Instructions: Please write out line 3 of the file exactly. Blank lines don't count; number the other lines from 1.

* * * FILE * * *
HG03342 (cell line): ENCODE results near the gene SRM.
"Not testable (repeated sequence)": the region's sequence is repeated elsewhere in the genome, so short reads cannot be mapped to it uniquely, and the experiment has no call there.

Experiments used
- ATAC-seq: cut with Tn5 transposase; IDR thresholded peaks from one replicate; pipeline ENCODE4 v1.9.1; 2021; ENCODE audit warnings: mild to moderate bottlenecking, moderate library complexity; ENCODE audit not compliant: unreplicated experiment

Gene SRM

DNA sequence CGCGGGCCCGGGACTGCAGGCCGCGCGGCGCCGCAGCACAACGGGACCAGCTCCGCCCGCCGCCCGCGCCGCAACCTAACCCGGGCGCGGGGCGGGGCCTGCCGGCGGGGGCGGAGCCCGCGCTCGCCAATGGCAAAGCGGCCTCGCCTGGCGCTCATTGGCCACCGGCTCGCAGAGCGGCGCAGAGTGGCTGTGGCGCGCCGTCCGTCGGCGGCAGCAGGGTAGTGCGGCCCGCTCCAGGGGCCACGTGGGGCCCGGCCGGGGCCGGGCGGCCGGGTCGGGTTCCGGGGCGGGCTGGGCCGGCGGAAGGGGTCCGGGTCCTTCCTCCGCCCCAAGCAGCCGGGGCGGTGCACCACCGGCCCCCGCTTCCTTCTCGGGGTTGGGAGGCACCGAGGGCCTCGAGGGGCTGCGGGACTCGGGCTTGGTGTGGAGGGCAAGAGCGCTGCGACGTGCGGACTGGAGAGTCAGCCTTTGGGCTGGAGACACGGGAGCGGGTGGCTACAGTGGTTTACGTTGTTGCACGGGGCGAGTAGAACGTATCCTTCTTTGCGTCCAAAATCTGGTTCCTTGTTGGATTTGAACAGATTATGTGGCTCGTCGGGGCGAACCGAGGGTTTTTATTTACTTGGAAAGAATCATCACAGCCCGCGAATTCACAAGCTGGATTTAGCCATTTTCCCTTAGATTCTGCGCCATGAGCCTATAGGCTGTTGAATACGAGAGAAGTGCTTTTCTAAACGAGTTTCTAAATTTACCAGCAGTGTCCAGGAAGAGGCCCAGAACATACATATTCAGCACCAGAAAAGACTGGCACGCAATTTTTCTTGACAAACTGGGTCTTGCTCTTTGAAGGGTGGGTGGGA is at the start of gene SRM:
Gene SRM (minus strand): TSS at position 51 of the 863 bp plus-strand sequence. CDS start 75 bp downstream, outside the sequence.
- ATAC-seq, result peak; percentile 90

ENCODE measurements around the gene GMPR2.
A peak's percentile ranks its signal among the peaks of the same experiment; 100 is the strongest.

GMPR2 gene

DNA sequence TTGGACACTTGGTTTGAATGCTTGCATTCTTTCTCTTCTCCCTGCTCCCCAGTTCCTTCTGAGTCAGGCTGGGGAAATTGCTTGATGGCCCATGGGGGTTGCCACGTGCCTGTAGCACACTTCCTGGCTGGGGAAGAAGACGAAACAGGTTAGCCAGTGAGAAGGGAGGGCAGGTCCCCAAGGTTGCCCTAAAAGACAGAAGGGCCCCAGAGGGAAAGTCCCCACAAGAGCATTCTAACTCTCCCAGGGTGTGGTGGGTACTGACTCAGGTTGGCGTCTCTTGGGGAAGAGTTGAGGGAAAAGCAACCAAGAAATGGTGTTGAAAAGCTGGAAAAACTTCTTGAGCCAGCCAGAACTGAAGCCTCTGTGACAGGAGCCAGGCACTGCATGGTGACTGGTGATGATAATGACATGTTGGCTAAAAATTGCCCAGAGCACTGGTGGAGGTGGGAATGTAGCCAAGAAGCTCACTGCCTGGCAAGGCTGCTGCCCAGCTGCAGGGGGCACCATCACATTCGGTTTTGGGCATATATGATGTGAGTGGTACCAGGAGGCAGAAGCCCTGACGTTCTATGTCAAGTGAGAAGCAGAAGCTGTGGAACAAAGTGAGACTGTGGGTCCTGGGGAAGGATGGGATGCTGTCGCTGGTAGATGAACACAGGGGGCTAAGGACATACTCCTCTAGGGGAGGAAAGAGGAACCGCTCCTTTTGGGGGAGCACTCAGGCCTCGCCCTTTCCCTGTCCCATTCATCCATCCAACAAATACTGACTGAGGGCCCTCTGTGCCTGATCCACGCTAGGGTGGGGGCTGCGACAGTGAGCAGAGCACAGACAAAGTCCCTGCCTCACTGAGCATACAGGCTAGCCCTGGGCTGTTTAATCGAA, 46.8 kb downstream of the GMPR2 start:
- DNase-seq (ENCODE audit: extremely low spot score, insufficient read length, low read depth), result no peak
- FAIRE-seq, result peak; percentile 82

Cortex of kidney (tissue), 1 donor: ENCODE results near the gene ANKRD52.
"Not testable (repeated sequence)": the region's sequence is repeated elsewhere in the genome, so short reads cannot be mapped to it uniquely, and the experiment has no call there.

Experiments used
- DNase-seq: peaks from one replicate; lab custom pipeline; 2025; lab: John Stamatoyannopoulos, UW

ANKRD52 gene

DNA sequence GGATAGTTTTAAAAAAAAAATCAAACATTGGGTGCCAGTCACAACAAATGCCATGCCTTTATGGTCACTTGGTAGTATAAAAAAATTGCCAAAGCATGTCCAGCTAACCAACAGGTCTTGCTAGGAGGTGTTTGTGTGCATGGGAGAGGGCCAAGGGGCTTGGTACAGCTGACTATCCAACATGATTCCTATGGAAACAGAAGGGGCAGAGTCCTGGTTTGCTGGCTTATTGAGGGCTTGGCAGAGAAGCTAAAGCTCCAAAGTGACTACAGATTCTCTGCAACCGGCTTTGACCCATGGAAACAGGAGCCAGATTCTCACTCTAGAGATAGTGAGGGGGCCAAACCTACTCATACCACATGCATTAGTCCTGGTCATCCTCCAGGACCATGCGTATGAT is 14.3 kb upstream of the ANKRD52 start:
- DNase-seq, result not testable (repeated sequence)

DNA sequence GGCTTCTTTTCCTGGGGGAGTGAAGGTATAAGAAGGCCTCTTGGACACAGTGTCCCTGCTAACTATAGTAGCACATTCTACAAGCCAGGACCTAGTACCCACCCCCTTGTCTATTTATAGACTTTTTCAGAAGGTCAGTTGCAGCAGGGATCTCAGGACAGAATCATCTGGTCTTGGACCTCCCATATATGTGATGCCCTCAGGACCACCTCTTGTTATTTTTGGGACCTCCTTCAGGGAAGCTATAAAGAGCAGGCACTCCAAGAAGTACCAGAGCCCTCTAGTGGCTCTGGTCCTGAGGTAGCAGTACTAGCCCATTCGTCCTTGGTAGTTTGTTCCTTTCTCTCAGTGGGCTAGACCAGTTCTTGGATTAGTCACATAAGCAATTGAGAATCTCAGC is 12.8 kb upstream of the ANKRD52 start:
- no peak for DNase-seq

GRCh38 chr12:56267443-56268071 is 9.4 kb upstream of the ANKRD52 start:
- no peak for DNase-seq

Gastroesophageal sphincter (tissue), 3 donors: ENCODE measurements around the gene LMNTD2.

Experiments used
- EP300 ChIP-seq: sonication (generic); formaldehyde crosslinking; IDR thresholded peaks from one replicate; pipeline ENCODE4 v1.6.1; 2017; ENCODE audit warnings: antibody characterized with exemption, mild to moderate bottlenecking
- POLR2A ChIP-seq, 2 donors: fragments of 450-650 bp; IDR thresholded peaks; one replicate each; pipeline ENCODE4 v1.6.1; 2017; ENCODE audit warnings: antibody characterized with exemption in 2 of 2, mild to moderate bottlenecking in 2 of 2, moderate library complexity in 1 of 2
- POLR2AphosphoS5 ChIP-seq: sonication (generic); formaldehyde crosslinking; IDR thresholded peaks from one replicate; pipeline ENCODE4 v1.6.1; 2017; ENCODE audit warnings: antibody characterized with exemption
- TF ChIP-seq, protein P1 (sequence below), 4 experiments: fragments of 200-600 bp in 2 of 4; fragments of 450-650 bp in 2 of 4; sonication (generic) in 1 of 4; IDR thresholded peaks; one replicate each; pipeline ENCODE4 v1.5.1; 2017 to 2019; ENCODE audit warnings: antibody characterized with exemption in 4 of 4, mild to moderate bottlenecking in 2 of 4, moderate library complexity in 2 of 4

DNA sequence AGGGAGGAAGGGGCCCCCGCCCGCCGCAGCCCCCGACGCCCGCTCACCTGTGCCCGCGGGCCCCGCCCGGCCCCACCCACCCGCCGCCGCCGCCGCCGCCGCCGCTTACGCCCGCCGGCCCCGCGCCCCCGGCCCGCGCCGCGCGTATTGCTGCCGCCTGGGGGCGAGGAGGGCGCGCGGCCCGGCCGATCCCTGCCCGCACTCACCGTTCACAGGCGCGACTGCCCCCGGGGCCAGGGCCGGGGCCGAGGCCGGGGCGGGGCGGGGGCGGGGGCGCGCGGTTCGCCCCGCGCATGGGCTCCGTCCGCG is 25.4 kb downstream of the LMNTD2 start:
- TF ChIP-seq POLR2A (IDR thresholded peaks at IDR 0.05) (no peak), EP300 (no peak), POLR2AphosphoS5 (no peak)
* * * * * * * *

Experiments used